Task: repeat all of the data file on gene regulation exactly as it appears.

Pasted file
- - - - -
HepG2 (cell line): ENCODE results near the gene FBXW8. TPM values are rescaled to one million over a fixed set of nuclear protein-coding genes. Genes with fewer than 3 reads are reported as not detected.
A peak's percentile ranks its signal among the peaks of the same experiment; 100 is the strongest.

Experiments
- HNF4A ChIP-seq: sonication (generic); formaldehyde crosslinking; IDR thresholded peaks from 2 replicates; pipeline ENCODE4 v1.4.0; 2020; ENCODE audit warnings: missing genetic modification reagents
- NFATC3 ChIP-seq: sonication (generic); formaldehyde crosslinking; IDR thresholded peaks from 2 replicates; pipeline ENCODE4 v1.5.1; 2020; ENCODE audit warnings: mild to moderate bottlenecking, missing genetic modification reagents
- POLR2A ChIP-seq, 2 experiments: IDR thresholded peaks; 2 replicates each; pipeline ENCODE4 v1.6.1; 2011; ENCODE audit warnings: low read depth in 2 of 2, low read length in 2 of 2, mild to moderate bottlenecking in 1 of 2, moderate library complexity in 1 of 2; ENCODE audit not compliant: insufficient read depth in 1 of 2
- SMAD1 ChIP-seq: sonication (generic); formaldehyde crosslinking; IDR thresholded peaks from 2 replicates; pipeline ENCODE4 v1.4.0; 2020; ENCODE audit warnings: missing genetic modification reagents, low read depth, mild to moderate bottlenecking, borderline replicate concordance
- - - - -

HepG2 (cell line): ENCODE results near the gene FBXW8. TPM values are rescaled to one million over a fixed set of nuclear protein-coding genes. Genes with fewer than 3 reads are reported as not detected.
A peak's percentile ranks its signal among the peaks of the same experiment; 100 is the strongest.

Experiments
- HNF4A ChIP-seq: sonication (generic); formaldehyde crosslinking; IDR thresholded peaks from 2 replicates; pipeline ENCODE4 v1.4.0; 2020; ENCODE audit warnings: missing genetic modification reagents
- NFATC3 ChIP-seq: sonication (generic); formaldehyde crosslinking; IDR thresholded peaks from 2 replicates; pipeline ENCODE4 v1.5.1; 2020; ENCODE audit warnings: mild to moderate bottlenecking, missing genetic modification reagents
- POLR2A ChIP-seq, 2 experiments: IDR thresholded peaks; 2 replicates each; pipeline ENCODE4 v1.6.1; 2011; ENCODE audit warnings: low read depth in 2 of 2, low read length in 2 of 2, mild to moderate bottlenecking in 1 of 2, moderate library complexity in 1 of 2; ENCODE audit not compliant: insufficient read depth in 1 of 2
- SMAD1 ChIP-seq: sonication (generic); formaldehyde crosslinking; IDR thresholded peaks from 2 replicates; pipeline ENCODE4 v1.4.0; 2020; ENCODE audit warnings: missing genetic modification reagents, low read depth, mild to moderate bottlenecking, borderline replicate concordance